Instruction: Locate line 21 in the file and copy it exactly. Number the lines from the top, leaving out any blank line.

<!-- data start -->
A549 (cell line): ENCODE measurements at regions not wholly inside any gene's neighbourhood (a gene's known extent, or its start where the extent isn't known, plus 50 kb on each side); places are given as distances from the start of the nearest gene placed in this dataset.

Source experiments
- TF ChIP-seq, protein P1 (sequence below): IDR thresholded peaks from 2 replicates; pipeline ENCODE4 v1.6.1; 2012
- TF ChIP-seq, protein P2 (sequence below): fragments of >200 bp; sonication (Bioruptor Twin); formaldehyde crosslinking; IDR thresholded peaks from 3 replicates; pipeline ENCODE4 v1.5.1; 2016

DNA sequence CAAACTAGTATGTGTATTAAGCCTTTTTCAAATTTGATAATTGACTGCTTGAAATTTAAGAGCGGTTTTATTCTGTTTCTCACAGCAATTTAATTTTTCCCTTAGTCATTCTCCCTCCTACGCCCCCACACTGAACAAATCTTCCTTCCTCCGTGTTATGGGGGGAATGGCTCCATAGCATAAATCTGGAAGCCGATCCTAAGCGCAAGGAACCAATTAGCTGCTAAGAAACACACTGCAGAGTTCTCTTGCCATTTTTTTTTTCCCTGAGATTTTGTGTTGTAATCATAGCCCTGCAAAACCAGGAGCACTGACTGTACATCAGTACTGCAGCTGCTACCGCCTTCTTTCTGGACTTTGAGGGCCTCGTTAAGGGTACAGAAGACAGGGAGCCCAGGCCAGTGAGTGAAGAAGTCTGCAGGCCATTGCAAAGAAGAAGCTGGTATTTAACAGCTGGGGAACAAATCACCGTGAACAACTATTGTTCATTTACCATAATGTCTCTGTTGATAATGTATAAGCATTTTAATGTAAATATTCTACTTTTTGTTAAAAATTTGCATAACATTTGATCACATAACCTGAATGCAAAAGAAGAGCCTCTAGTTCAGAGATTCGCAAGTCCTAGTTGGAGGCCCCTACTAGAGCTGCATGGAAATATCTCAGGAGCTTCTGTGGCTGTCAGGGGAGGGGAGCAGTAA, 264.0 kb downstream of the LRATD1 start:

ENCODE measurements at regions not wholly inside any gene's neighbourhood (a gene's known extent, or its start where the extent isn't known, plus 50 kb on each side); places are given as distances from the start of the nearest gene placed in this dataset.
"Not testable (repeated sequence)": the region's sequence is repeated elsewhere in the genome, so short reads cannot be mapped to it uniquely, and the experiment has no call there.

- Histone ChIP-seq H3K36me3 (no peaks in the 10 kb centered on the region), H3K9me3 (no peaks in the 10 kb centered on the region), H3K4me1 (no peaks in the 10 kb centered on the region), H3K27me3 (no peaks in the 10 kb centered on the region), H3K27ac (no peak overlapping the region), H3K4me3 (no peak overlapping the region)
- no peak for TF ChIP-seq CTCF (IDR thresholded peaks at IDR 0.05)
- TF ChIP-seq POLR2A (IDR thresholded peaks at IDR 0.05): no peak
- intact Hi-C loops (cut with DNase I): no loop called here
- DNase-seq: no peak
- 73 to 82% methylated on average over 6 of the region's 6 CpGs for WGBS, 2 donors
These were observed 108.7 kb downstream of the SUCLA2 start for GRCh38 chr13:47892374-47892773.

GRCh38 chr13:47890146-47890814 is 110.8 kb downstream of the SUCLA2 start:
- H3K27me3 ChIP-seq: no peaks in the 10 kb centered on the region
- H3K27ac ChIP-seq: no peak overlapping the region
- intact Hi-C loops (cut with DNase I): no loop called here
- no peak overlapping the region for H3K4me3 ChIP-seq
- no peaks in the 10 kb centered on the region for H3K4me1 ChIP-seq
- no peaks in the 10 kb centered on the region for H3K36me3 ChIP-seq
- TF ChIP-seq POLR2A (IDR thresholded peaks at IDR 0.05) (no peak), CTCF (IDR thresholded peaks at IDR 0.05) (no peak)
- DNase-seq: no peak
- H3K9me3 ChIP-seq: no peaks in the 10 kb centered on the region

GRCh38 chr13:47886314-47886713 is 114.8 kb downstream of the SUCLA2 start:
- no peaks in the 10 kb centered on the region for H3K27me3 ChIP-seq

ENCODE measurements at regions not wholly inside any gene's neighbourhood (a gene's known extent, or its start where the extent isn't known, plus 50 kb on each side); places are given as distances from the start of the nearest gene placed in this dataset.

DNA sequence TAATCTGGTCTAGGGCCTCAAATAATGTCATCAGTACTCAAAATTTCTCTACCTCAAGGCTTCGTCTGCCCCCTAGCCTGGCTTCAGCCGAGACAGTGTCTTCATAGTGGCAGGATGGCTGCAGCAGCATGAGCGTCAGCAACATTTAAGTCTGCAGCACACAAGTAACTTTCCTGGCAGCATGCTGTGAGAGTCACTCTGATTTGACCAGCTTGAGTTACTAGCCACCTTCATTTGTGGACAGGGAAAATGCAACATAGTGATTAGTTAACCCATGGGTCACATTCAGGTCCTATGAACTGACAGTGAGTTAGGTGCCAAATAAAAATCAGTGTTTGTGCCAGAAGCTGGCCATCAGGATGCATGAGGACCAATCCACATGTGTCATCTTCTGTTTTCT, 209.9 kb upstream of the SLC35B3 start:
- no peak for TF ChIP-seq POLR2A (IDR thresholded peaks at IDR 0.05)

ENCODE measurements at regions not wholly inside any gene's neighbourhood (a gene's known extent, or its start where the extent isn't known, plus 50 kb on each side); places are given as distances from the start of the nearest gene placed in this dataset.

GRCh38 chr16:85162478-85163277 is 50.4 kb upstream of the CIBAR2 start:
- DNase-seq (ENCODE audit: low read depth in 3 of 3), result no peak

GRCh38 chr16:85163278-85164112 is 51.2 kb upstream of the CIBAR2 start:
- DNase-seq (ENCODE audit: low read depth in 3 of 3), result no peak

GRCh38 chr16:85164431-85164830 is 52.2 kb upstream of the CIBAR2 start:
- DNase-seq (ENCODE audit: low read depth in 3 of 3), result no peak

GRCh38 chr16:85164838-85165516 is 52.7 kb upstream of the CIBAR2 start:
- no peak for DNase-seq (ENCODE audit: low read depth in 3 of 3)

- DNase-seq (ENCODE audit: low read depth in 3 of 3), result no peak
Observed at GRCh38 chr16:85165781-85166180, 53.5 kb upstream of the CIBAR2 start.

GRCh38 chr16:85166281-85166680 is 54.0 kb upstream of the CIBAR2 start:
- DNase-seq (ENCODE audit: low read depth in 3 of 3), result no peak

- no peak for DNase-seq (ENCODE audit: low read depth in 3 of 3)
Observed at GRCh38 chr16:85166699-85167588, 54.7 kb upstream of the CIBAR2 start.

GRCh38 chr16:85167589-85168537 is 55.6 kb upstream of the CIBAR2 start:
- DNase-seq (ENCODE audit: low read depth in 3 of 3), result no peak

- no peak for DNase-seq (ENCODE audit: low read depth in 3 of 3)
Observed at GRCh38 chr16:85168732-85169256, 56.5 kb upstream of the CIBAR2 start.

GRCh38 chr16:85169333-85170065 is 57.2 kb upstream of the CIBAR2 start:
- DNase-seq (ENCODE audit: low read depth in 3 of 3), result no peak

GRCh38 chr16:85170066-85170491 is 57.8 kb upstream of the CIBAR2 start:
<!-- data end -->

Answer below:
- no peaks in the 10 kb centered on the region for H3K36me3 ChIP-seq